In California, an underground network of anti-vax doctors will write your kid a medical exemption letter to get them out of their vaccinations

After an outbreak of measles at Disneyland, California lawmakers had enough and passed SB277, banning kids from attending the state's schools unless they were fully vaccinated, and eliminating the waiver that let parents put their kids and others' in danger by signing a form stating that "immunization is contrary to my beliefs."

Since then (thank goodness), the state vaccination rates have soared. But SB277 has a medical exemption clause, which allows parents of children who cannot be vaccinated (for example, children who are immunocompromised) to opt out of the rule.

After the passage of SB277, a new nonprofit called Physicians for Informed Consent was formed, consisting of "about 200 doctors, scientists, and attorneys who vehemently oppose mandatory vaccine laws," with notorious Orange County vaccine-denier Dr Bob Sears, a pediatrician, as a founding member.

These doctors are writing tons of permanent medical exemption letters for kids of vaccine-denier parents, using scientifically unfounded "genetic tests" and other shaky criteria to help parents continue to deny their kids potentially life-saving treatments. These parents and kids are clustered in charter schools, and in some of those schools in affluent places like Sebastapol, kindergartners have comparable vaccination rates to the poorest children in Haiti.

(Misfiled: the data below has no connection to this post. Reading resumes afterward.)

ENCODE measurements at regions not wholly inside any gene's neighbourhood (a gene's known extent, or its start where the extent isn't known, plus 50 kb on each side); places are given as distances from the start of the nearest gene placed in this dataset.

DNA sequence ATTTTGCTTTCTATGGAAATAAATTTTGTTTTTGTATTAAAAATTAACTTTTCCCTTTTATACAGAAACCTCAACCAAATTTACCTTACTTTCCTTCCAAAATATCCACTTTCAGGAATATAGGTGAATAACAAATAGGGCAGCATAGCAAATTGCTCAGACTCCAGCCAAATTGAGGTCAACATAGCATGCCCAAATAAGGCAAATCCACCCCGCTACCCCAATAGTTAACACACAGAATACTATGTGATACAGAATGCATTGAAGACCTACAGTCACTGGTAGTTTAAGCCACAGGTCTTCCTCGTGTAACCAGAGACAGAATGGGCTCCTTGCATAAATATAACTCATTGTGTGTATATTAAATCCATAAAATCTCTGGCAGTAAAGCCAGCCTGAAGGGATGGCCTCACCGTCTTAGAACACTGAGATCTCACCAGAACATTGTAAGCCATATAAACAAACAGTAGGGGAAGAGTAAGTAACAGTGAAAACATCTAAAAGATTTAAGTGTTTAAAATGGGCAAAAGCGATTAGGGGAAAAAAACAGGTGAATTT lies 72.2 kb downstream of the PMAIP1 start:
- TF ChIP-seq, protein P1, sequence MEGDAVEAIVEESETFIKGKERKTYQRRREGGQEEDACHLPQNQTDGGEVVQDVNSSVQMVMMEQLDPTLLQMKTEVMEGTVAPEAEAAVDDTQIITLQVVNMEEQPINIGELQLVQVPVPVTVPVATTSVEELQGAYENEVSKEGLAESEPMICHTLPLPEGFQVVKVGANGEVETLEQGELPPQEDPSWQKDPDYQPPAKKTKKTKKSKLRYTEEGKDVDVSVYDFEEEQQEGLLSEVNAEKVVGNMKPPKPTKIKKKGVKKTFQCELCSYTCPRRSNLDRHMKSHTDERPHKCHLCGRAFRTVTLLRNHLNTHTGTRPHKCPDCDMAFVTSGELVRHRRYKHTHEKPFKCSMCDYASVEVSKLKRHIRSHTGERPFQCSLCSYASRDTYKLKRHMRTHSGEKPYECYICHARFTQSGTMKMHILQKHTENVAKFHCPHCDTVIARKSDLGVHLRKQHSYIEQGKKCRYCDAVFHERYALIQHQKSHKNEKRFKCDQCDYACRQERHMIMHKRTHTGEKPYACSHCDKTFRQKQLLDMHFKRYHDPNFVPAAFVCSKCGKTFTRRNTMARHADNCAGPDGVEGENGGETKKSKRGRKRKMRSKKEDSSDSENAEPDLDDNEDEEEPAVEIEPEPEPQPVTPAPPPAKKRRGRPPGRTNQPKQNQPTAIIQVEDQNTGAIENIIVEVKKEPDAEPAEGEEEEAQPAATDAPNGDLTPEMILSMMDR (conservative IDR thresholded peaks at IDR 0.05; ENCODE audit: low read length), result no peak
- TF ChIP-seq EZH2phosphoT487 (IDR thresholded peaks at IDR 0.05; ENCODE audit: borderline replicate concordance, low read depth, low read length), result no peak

PIC's membership is confidential, but its list of founding members and board members is public. I called many of those doctors' offices and asked what I would need to do to secure a medical exemption. One clinic outside Los Angeles said I would just have to complete a genetic test. When I asked which conditions merited an exemption, some offices said there was a long list of conditions that would qualify; one office assistant said her thyroid problem had secured a medical exemption for her kid.

According to Kathryn Edwards, a professor of pediatrics at Vanderbilt University, using such tests is not "scientifically sound." She adds, "There really are not specific genetic markers for telling us when patients are going to have adverse events associated with vaccines." Shira Miller, PIC's president, wrote to me in an email that her organization strives to make sure its doctors give medical exemptions "in accordance with California law."

There is a Whole Cottage Industry of Doctors Helping Parents Skip Their Kids' Vaccines [Joanna Nix/Mother Jones]

(via Naked Capitalism)